Obesity and risk of female reproductive conditions: A Mendelian randomization study
PLoS Medicine Feb 04, 2022
Despite an observed association of obesity with altered risk of many female reproductive conditions, such as polycystic ovary syndrome (PCOS), abnormal uterine bleeding, endometriosis, infertility, and pregnancy-related disorders, uncertainty remains concerning the roles and mechanisms of obesity in the etiology of reproductive disorders. Hence, researchers sought to determine observational and genetically predicted causal correlations between obesity, metabolic hormones, and female reproductive disorders.
Obesity and reproductive disease data on up to 257,193 women of European ancestry in UK Biobank and publicly available genome-wide association studies (GWASs) were retrieved and Logistic regression, generalized additive models, and Mendelian randomization (MR) (2-sample, non-linear, and multivariable) were applied on them.
Obesity was seen to be positively linked with a range of female reproductive disorders, including uterine fibroids, polycystic ovary syndrome, heavy menstrual bleeding, and pre-eclampsia, in this one of the largest publicly available datasets on human health.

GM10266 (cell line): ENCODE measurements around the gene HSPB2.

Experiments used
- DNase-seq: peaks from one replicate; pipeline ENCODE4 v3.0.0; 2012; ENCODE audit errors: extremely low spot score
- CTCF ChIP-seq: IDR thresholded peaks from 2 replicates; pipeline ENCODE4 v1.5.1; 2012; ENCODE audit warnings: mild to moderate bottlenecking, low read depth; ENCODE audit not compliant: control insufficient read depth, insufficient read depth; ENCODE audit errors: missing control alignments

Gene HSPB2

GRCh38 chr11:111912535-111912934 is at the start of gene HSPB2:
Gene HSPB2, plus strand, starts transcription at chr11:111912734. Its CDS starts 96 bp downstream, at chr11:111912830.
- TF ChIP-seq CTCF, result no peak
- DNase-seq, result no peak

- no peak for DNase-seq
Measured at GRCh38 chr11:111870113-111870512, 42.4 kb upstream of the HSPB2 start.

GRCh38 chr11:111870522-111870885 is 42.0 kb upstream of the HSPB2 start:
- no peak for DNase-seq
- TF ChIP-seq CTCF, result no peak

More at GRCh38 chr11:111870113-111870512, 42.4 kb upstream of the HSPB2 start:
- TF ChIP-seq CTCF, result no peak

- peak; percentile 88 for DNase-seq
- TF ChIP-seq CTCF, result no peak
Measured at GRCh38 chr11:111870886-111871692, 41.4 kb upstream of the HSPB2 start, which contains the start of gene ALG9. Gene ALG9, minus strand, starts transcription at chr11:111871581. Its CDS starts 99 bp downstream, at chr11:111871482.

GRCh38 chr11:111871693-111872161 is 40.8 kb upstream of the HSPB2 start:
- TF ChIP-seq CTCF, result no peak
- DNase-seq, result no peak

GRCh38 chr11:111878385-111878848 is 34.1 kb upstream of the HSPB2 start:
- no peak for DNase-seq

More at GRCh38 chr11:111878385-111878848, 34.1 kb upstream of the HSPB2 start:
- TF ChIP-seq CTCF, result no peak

Inherited genetic variation linked with obesity is identified to be linked with female reproductive disorders as well, however, differences in the strength of these associations were noted by type of obesity and reproductive condition.
As there is a random assignment of the genetic variants at birth, estimation of the effect of obesity on reproductive conditions may be unbiased by environmental and lifestyle factors or reverse causation using this method.
Findings suggest a mediating role of hormones, such as leptin, which is secreted by fat cells, and insulin, in the genetic association of obesity with pre eclampsia.
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